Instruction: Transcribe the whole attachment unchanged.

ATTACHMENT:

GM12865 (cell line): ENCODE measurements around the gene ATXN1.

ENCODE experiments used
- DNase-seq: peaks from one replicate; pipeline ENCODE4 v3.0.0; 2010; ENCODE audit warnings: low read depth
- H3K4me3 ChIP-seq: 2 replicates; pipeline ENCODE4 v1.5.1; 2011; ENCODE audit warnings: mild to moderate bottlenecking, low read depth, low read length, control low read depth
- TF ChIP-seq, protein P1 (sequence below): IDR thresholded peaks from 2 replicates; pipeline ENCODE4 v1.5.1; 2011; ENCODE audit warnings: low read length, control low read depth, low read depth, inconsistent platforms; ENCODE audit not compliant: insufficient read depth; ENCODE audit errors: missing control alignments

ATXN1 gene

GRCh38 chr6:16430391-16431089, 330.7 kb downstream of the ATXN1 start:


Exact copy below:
GM12865 (cell line): ENCODE measurements around the gene ATXN1.

ENCODE experiments used
- DNase-seq: peaks from one replicate; pipeline ENCODE4 v3.0.0; 2010; ENCODE audit warnings: low read depth
- H3K4me3 ChIP-seq: 2 replicates; pipeline ENCODE4 v1.5.1; 2011; ENCODE audit warnings: mild to moderate bottlenecking, low read depth, low read length, control low read depth
- TF ChIP-seq, protein P1 (sequence below): IDR thresholded peaks from 2 replicates; pipeline ENCODE4 v1.5.1; 2011; ENCODE audit warnings: low read length, control low read depth, low read depth, inconsistent platforms; ENCODE audit not compliant: insufficient read depth; ENCODE audit errors: missing control alignments

ATXN1 gene

GRCh38 chr6:16430391-16431089, 330.7 kb downstream of the ATXN1 start: